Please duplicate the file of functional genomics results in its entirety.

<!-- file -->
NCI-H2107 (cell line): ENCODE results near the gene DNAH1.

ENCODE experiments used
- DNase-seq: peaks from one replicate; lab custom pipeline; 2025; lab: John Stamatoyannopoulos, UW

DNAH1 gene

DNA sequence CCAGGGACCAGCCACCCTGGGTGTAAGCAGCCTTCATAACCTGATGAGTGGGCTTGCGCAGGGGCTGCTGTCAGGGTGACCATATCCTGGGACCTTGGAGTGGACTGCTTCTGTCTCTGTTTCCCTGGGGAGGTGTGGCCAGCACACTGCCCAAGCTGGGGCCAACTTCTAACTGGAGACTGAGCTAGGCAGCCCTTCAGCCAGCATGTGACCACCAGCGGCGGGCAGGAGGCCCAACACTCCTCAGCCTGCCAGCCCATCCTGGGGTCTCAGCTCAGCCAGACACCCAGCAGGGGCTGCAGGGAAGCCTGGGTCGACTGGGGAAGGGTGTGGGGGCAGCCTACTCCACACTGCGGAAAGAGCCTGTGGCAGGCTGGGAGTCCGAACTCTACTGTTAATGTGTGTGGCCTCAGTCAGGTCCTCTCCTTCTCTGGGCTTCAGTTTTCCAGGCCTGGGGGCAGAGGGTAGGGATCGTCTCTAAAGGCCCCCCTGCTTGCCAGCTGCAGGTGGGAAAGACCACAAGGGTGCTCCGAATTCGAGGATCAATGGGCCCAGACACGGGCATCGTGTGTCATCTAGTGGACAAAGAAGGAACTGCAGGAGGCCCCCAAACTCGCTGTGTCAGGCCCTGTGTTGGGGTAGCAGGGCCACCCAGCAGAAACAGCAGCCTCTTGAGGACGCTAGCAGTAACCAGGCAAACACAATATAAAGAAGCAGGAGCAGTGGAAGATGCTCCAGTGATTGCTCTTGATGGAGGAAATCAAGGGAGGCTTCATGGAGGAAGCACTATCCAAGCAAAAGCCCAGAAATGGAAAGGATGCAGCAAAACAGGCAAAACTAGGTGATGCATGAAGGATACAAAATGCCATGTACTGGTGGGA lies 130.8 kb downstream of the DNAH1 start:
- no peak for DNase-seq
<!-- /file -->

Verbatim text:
NCI-H2107 (cell line): ENCODE results near the gene DNAH1.

ENCODE experiments used
- DNase-seq: peaks from one replicate; lab custom pipeline; 2025; lab: John Stamatoyannopoulos, UW

DNAH1 gene

DNA sequence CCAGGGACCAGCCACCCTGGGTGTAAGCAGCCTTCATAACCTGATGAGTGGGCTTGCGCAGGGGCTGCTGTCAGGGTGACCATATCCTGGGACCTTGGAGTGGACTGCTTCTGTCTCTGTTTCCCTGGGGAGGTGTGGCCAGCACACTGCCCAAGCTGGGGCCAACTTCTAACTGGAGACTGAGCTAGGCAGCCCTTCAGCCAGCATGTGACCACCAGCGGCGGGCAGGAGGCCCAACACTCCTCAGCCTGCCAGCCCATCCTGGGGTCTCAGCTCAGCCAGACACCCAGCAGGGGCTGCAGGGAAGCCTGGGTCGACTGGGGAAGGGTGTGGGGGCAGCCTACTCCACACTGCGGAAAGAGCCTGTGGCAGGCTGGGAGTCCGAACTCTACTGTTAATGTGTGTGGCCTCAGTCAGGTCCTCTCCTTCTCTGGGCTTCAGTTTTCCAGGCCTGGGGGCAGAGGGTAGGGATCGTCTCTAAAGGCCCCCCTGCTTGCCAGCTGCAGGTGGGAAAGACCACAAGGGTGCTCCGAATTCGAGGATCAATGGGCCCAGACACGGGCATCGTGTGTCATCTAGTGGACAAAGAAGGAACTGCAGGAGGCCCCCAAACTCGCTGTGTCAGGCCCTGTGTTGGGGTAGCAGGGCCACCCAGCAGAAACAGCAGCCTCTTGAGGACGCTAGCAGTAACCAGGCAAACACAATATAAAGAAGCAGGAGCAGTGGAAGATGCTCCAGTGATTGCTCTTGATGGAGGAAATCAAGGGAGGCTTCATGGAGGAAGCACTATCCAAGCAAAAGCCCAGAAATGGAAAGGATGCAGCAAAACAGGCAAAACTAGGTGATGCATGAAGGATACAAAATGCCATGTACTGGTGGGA lies 130.8 kb downstream of the DNAH1 start:
- no peak for DNase-seq